Taiwan simulates China invasion during annual drills
The Taiwanese military has begun two days of exercises simulating a Chinese invasion at a time of increased tensions between Taipei and Beijing.
Troops started practicing combat skills with tanks, artillery, and helicopters in the city of Taichung as part of annual exercises on Tuesday. Fighter jets and naval vessels were also deployed to the Taiwan Strait, where the passage earlier of a Chinese fleet ruffled feathers in Taipei.
“The military has active measures to deal with the situation in the Taiwan Strait and the South China Sea so the public can rest assured. We will enhance training 365 days a year,” said Chen Chung-chi, a spokesman for Taiwan’s military.
Signals across the strait — and beyond
Taiwan and China have not had formal relations since after the 1927-1950 Chinese civil war, but Beijing continues to claim sovereignty over the self-ruled island. The Taiwanese military exercises this year are particularly significant given a series of developments that have worked to further bitter cross-strait relations.
Things first took a turn for the worse when US President-elect Donald Trump took a congratulatory phone call from Taiwanese leader Tsai Ing-wen late last year, not only breaking with US diplomatic protocol but also sending a signal to China.
When later asked about the phone call, Trump, a businessman-turned-president, said explicitly that he did not feel bound by the so-called One China policy — which recognizes Chinese sovereignty over Taiwan — unless China gave some kind of concession to Washington.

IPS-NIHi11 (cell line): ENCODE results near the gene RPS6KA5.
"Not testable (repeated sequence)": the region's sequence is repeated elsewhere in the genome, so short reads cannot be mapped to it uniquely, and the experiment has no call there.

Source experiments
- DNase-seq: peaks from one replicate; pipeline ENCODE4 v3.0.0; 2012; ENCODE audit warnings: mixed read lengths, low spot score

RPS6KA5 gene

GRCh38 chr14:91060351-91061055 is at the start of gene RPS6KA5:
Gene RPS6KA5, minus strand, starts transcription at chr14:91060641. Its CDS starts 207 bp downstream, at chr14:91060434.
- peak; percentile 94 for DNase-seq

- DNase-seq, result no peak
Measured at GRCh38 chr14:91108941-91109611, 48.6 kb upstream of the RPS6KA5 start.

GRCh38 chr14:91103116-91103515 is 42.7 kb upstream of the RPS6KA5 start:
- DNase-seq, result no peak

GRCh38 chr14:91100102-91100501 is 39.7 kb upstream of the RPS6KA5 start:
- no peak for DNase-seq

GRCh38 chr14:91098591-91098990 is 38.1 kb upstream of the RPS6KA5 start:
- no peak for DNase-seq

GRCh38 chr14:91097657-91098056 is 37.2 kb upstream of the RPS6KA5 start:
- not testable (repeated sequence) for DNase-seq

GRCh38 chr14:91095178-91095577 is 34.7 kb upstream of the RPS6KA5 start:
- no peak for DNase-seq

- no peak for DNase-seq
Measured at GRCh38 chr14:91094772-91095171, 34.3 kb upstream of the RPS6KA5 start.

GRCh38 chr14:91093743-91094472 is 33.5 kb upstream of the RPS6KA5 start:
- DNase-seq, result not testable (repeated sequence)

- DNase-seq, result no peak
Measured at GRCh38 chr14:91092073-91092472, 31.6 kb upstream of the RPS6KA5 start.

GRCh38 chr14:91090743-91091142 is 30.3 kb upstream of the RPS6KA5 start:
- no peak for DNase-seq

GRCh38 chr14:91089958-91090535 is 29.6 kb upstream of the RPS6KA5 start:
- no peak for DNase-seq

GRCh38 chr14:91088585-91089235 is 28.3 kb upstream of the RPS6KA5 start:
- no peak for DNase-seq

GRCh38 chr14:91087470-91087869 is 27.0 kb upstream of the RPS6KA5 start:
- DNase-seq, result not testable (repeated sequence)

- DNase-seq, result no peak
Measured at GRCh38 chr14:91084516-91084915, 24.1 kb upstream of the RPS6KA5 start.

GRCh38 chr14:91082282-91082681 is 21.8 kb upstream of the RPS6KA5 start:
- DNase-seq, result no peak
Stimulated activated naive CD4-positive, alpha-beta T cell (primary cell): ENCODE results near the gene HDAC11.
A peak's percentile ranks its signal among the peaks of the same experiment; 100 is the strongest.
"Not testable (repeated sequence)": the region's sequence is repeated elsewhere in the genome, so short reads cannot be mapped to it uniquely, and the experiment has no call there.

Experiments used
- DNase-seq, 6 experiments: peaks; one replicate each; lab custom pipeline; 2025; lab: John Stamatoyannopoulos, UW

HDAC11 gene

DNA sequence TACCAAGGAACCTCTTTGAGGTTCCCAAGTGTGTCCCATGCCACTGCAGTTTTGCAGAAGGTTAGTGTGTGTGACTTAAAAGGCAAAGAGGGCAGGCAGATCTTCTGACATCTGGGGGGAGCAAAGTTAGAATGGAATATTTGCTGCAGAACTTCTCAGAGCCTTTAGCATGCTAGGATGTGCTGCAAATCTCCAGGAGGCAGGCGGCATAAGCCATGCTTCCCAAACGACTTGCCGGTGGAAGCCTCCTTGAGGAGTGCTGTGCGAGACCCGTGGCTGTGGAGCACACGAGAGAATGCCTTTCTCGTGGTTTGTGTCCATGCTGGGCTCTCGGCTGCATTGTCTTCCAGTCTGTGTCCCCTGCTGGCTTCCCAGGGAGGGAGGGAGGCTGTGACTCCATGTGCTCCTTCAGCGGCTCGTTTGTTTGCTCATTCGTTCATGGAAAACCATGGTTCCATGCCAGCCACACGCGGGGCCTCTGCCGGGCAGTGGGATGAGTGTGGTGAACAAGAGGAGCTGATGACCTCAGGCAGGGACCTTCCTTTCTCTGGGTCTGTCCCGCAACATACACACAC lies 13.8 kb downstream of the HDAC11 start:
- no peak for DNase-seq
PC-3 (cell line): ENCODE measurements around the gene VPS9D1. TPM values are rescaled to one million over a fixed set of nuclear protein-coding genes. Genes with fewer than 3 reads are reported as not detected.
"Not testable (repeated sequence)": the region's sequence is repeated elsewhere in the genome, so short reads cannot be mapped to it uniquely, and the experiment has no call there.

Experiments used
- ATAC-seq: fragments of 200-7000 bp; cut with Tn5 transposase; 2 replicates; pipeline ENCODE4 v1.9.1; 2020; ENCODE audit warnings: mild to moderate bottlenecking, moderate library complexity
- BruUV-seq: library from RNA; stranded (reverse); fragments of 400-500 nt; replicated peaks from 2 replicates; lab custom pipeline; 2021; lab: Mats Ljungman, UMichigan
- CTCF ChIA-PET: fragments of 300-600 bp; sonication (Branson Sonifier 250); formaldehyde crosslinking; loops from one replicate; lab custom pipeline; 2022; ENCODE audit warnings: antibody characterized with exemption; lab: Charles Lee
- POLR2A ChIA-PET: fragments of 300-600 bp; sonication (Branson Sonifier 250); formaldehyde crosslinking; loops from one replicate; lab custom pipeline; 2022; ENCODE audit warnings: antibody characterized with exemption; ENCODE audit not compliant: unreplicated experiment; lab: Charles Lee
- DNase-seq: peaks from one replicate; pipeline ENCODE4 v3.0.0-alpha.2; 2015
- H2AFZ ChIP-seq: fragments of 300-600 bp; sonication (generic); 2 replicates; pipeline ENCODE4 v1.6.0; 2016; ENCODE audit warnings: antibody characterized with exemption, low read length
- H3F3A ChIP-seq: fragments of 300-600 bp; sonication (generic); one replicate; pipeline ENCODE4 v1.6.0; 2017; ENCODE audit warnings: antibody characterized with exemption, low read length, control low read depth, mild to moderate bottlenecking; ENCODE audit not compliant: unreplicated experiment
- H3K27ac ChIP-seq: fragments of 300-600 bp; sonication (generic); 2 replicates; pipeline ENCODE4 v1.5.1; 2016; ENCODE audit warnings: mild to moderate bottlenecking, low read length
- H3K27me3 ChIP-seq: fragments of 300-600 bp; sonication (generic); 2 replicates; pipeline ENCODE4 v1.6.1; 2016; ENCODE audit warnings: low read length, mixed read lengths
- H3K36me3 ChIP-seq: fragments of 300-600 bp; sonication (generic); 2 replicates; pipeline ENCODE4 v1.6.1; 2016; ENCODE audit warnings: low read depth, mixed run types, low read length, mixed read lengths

Chinese officials reacted heatedly to the remarks by Trump, repeatedly emphasizing that matters of sovereignty were not open to a trade-off. They also warned Taiwan against feeling emboldened by Trump’s rhetoric and behavior.
China also sought to send a signal of its own last week when it dispatched a naval fleet, including its only aircraft carrier, to the Taiwan Strait. Taiwanese officials were alarmed by the move, scrambling jets and naval vessels to monitor the passage. They said the Chinese fleet did not enter Taiwan’s territorial waters but did sail into its air defense identification zone.
The tensions, heightened by Trump’s disdain for diplomatic norms, now risk significantly ratcheting up regional tensions, if not sparking a war.
But the US had been angering China before the Trump controversy, too. Washington has been consistently taking sides with China’s rivals in regional, territorial disputes, including in the South and East China seas.
The US has slammed China’s building of artificial islands on reefs and shoals in the South China Sea, and has been routinely sending warships to the region to assert what it says is its right to freedom of navigation.
Recently, Rex Tillerson, Trump’s nominee for secretary of state, said in highly controversial, anti-China remarks that Beijing should be banned from the islands it has built in the South China Sea. China has installed defense missile systems on the islands.
The US is also a major supplier of arms to Taiwan despite the absence of formal ties with the island.